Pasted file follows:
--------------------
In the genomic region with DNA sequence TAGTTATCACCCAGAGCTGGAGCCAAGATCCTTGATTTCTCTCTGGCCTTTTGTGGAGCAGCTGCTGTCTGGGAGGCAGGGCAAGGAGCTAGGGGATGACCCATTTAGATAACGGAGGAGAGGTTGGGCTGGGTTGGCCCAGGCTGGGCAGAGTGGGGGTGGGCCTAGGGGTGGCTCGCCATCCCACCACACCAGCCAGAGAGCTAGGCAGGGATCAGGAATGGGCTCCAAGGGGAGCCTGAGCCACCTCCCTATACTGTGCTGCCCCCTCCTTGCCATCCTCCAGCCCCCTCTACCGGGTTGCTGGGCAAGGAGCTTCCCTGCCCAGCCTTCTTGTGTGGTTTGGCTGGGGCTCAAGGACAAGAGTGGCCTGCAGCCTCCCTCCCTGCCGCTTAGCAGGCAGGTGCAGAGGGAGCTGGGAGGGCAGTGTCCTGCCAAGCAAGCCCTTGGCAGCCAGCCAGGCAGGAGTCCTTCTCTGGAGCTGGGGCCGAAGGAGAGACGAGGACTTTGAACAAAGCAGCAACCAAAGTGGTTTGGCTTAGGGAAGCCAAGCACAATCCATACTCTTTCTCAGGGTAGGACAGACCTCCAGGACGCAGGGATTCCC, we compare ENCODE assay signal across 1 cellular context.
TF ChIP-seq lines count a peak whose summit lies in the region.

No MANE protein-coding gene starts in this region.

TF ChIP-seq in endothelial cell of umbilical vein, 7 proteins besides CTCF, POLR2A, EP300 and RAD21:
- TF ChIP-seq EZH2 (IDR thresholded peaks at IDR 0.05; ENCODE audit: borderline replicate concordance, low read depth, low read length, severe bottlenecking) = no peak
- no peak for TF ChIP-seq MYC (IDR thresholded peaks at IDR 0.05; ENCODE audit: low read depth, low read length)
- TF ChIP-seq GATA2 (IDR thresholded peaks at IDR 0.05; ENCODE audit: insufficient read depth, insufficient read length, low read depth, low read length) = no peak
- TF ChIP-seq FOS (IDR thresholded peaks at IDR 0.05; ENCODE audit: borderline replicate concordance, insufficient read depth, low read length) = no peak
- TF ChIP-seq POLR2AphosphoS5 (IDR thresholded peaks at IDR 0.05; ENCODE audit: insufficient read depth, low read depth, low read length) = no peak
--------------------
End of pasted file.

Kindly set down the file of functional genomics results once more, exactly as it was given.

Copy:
In the genomic region with DNA sequence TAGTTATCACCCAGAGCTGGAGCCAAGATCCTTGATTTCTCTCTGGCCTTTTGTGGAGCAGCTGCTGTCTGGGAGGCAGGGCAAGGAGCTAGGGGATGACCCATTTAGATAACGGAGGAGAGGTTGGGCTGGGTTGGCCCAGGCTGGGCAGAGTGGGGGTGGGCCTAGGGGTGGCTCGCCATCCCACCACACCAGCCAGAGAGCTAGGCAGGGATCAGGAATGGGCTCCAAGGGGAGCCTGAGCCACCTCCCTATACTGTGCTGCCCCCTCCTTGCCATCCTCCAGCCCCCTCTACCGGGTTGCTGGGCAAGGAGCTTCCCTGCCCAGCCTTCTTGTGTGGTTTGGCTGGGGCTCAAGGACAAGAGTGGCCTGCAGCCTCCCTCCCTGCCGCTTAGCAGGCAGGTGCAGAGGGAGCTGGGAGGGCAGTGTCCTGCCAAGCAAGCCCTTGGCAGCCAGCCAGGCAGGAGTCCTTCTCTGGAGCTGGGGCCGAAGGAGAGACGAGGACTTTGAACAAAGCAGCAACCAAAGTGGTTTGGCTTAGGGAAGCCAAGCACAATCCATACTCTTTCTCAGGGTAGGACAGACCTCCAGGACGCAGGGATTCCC, we compare ENCODE assay signal across 1 cellular context.
TF ChIP-seq lines count a peak whose summit lies in the region.

No MANE protein-coding gene starts in this region.

TF ChIP-seq in endothelial cell of umbilical vein, 7 proteins besides CTCF, POLR2A, EP300 and RAD21:
- TF ChIP-seq EZH2 (IDR thresholded peaks at IDR 0.05; ENCODE audit: borderline replicate concordance, low read depth, low read length, severe bottlenecking) = no peak
- no peak for TF ChIP-seq MYC (IDR thresholded peaks at IDR 0.05; ENCODE audit: low read depth, low read length)
- TF ChIP-seq GATA2 (IDR thresholded peaks at IDR 0.05; ENCODE audit: insufficient read depth, insufficient read length, low read depth, low read length) = no peak
- TF ChIP-seq FOS (IDR thresholded peaks at IDR 0.05; ENCODE audit: borderline replicate concordance, insufficient read depth, low read length) = no peak
- TF ChIP-seq POLR2AphosphoS5 (IDR thresholded peaks at IDR 0.05; ENCODE audit: insufficient read depth, low read depth, low read length) = no peak